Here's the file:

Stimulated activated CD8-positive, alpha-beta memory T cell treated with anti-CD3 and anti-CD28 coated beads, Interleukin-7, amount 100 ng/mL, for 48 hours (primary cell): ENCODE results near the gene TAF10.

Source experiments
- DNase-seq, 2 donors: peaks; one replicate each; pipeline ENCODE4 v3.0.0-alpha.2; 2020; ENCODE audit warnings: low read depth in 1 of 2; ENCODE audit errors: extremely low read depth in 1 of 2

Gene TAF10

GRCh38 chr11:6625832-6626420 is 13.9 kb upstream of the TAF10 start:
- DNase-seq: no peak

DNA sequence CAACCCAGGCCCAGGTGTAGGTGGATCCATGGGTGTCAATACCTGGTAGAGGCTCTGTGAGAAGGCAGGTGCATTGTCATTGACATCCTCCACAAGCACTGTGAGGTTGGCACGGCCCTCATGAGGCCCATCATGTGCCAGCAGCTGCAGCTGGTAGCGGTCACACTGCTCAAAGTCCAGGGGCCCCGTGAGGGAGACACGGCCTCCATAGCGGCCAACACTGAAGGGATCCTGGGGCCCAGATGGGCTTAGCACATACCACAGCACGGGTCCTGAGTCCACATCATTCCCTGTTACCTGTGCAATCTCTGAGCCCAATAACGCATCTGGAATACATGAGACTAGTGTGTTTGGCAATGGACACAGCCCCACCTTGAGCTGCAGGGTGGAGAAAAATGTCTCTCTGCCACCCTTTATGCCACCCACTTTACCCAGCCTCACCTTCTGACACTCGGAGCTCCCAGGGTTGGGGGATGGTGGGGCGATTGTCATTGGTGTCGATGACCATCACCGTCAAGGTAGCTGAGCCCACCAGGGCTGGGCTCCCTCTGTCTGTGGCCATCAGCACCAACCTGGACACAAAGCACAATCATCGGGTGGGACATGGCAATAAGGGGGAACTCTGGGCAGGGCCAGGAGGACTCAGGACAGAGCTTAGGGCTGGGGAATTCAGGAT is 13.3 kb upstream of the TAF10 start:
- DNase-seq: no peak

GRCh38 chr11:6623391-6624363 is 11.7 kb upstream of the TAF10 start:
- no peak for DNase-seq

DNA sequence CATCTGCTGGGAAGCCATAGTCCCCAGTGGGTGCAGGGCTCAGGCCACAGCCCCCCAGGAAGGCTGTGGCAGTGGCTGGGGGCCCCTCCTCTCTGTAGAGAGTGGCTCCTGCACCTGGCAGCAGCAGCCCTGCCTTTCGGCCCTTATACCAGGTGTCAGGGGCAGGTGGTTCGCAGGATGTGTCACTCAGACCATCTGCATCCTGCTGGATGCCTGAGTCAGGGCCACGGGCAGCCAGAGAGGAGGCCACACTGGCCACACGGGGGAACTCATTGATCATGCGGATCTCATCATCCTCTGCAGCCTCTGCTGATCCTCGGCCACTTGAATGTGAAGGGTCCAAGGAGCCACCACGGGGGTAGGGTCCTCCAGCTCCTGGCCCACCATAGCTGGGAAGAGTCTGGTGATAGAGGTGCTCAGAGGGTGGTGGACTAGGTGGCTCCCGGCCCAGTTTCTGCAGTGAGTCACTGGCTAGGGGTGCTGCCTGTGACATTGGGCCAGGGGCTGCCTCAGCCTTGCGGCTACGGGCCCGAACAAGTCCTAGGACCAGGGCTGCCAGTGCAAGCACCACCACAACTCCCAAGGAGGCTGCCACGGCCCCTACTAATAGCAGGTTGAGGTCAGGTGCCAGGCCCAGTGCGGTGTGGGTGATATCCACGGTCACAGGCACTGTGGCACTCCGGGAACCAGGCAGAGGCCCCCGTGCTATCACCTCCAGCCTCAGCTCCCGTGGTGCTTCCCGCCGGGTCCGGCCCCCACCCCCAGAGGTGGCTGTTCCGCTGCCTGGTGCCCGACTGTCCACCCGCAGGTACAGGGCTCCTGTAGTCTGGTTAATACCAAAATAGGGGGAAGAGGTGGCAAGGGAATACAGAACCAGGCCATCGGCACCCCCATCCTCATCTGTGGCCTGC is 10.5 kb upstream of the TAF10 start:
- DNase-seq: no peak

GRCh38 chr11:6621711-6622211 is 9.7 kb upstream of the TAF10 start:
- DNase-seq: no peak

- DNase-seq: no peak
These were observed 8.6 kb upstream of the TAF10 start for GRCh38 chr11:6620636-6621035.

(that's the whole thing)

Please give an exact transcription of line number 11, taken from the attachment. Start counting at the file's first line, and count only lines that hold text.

DNA sequence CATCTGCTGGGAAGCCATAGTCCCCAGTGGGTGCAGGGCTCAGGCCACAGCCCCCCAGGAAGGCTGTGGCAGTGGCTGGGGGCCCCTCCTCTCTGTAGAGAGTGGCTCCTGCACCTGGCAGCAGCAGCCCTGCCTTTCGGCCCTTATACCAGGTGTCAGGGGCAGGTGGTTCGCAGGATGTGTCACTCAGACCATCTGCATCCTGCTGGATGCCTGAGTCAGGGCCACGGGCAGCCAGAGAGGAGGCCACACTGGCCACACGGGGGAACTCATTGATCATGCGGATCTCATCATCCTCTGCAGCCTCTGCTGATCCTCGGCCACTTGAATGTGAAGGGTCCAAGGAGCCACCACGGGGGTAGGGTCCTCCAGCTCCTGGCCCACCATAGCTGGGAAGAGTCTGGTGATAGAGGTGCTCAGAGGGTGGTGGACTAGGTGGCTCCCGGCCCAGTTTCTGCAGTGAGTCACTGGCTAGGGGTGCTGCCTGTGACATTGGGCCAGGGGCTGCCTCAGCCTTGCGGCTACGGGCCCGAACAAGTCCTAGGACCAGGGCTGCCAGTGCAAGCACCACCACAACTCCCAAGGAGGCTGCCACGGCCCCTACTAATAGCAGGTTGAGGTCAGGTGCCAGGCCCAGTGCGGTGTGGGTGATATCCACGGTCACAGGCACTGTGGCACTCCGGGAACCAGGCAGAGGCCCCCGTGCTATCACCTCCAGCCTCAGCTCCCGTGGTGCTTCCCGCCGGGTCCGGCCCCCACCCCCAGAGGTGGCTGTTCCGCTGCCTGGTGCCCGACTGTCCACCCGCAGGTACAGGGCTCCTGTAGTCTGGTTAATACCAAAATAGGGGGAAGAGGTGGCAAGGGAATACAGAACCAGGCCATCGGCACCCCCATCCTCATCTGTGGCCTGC is 10.5 kb upstream of the TAF10 start: